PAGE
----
Efforts Begun To Create Monument Honoring Historic Mendez V. Westminster Case

WESTMINSTER, CA – The City of Westminster today opened the doors to collecting donations to produce a Mendez v. Westminster School District memorial statue honoring the historic anti-school segregation case that was a precursor to Brown v. Board of Education. The memorial will be part of the Mendez Tribute Monument and Educational Trail project, which will connect the Hoover Street bike trail via a series of trail markers to a park featuring a statue honoring the civil rights court case with historic roots in the City of Westminster. The City will be accepting donations for the monument effort via www.MendezTribute.com.

“The case of Mendez v. Westminster impacted us all, yet most residents have never heard about it,” Westminster Tribute Monument Committee Founder and Westminster City Councilman Sergio Contreras said. “This case paved the way for later decisions that would end school segregation once and for all in our nation. By reminding people that equality is what ultimately leads to the end goal we all seek – a society where people succeed and are judged based on their merits rather than on their skin tone or affluence – we can work to progress in that direction. By building this statue and park, we hope to further expand Westminster’s profile as a national leader and solidify its civil rights legacy in the minds of residents and visitors.”

The 1946 court case, Mendez v. Westminster School District, had an immediate impact on California and put a human face on the legacy of racism and potential psychological costs to American children. The Mendez case centered around 13 families joining together to argue that segregating schools violated the 14th Amendment as an unconstitutional denial of equal protection.

During the suit, the school district countered the plaintiffs by arguing that Mexican American children were inferior to Anglo-American children, carried contagious diseases, and were limited by their “language deficiency.” The Mendez case was ultimately heard by the state and federal court. The verdict delivered declared these separate “Mexican Schools” unconstitutional. That decision paved the way for Civil Rights Legislation nationwide.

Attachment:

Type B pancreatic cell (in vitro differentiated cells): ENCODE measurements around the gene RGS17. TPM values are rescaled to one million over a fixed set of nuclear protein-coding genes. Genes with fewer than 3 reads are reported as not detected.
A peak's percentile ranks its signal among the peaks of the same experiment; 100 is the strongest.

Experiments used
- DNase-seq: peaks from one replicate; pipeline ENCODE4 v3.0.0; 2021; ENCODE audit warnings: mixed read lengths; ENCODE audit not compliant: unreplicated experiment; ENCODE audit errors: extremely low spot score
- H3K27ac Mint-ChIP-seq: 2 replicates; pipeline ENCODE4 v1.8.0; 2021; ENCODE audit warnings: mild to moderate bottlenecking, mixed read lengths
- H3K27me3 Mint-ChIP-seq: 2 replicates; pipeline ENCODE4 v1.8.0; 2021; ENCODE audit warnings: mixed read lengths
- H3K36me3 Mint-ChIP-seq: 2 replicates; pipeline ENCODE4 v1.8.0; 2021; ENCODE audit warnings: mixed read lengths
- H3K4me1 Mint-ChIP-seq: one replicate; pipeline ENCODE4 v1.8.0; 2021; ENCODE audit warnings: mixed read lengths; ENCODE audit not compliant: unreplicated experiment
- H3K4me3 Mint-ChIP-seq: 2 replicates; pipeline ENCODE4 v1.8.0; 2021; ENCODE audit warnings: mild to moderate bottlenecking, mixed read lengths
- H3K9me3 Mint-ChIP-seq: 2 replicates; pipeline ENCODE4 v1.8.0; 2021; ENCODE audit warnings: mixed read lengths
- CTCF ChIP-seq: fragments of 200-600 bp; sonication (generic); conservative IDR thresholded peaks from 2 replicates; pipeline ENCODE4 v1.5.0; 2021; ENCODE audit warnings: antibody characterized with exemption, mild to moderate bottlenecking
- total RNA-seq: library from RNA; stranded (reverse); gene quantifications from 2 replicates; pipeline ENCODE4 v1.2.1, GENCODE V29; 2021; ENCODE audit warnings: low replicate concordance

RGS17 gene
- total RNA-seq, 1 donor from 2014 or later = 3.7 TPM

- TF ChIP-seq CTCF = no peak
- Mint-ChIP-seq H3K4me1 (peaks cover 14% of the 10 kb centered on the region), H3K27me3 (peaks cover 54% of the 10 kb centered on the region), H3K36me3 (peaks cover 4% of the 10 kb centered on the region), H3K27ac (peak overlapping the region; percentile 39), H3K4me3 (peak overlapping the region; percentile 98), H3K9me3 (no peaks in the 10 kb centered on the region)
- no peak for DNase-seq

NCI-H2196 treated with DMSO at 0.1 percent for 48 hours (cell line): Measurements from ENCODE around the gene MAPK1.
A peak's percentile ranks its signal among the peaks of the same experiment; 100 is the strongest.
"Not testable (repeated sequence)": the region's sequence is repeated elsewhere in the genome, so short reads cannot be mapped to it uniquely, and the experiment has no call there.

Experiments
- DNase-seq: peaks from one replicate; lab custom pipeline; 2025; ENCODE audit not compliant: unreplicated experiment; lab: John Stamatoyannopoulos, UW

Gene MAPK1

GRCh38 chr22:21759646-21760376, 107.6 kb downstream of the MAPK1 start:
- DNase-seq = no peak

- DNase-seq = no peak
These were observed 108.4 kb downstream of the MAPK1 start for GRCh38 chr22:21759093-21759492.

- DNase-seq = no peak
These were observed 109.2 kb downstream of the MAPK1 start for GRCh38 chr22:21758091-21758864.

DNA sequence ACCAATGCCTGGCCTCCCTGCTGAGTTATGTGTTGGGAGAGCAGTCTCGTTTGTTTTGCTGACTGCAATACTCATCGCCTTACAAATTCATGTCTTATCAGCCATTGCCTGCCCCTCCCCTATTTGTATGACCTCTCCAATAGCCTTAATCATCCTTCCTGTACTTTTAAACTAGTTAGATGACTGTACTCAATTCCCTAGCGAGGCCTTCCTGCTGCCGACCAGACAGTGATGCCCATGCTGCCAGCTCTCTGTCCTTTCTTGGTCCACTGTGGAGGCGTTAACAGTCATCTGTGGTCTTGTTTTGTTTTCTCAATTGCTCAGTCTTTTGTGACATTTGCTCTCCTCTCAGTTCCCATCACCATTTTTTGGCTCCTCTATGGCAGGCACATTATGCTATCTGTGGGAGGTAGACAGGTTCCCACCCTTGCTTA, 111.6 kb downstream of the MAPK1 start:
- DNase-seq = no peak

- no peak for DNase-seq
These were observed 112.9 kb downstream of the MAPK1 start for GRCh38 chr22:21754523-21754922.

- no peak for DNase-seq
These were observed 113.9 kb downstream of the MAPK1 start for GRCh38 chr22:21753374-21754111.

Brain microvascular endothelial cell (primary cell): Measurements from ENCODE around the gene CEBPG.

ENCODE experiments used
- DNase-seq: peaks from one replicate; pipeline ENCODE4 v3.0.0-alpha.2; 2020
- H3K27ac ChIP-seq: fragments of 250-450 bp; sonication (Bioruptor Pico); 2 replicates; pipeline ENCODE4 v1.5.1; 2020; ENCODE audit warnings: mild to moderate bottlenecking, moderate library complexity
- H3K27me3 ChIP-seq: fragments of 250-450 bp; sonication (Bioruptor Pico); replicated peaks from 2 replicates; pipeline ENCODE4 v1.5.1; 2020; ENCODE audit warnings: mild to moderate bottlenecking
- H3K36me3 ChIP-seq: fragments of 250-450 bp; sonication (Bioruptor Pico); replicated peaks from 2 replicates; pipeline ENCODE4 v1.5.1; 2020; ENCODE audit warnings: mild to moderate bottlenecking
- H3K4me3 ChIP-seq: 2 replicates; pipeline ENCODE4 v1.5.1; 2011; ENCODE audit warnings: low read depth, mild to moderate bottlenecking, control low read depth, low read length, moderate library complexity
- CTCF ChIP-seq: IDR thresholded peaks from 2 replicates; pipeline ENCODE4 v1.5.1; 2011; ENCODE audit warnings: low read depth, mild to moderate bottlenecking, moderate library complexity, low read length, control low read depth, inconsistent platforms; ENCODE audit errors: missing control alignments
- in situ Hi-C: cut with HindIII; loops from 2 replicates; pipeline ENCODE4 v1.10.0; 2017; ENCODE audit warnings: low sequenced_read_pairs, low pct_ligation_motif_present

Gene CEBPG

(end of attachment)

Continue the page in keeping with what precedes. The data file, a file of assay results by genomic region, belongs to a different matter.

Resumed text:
The Mendez Tribute Monument will be designed by famed artist, muralist and sculptor Ignacio Gomez, who also created the Cesar Chaves Memorial Statue in downtown Riverside, and will ultimately rest in a new park approved by the City earlier this month. The park sits at the intersection of Westminster Blvd. and Olive Street, near the head of the Hoover Street bike trail, which will be lined with historical markers gradually telling the story of the case to those progressing toward the memorial along the bike route.

The Mendez Tribute will feature bronze sculptures of two children of differing races walking together, books in hand. One child has his arm outstretched before him pointing toward the future. The sculptures will also feature a full body depiction of Gonzalo Mendez, overseeing the children’s’ journey toward a brighter future. Behind the children will be a large book with text inscribed on the “pages” outlining the history of this monumental achievement. Surrounding the circular-shaped memorial there will be benches, for the community to gather and take in the significance of this historic achievement. Nameplates will be available on the benches for donors who contribute above a certain threshold.

The Westminster Heritage Memorial aspires to begin construction in 2019 and will not use city general fund dollars. In order to reach this target, $100,000 must be raised by March 31, 2019. Donations are being accepted at www.MendezTribute.com.

If you or someone you know would like donate toward this valuable cause, please send checks in any amount to City of Westminster, c/o Westminster Heritage Memorial Fund, 8200 Westminster Blvd., Westminster, CA 92683.

All donations are tax deductible. Donations in amounts over $1000 will receive special recognition at the memorial site or an inscription of their name on the memorial itself.

Further information and renderings of the site can be found at www.MendezTribute.com.